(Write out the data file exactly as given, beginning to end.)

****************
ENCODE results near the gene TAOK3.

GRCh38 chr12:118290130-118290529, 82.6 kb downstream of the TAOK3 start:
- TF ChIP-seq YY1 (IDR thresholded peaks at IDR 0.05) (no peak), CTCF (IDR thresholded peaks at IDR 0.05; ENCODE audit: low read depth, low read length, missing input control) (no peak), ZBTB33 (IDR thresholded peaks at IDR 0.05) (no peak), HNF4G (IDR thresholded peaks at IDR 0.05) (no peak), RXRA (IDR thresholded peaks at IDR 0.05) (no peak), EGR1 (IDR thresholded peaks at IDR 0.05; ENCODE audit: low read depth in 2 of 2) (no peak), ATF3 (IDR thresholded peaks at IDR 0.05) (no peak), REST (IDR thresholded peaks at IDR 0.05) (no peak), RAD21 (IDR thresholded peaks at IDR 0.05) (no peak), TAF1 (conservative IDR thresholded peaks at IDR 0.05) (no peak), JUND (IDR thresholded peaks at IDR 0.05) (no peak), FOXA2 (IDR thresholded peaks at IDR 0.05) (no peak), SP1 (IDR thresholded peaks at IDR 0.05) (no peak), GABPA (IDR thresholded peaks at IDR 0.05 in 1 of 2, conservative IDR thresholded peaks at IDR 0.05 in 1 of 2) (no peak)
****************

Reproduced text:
ENCODE results near the gene TAOK3.

GRCh38 chr12:118290130-118290529, 82.6 kb downstream of the TAOK3 start:
- TF ChIP-seq YY1 (IDR thresholded peaks at IDR 0.05) (no peak), CTCF (IDR thresholded peaks at IDR 0.05; ENCODE audit: low read depth, low read length, missing input control) (no peak), ZBTB33 (IDR thresholded peaks at IDR 0.05) (no peak), HNF4G (IDR thresholded peaks at IDR 0.05) (no peak), RXRA (IDR thresholded peaks at IDR 0.05) (no peak), EGR1 (IDR thresholded peaks at IDR 0.05; ENCODE audit: low read depth in 2 of 2) (no peak), ATF3 (IDR thresholded peaks at IDR 0.05) (no peak), REST (IDR thresholded peaks at IDR 0.05) (no peak), RAD21 (IDR thresholded peaks at IDR 0.05) (no peak), TAF1 (conservative IDR thresholded peaks at IDR 0.05) (no peak), JUND (IDR thresholded peaks at IDR 0.05) (no peak), FOXA2 (IDR thresholded peaks at IDR 0.05) (no peak), SP1 (IDR thresholded peaks at IDR 0.05) (no peak), GABPA (IDR thresholded peaks at IDR 0.05 in 1 of 2, conservative IDR thresholded peaks at IDR 0.05 in 1 of 2) (no peak)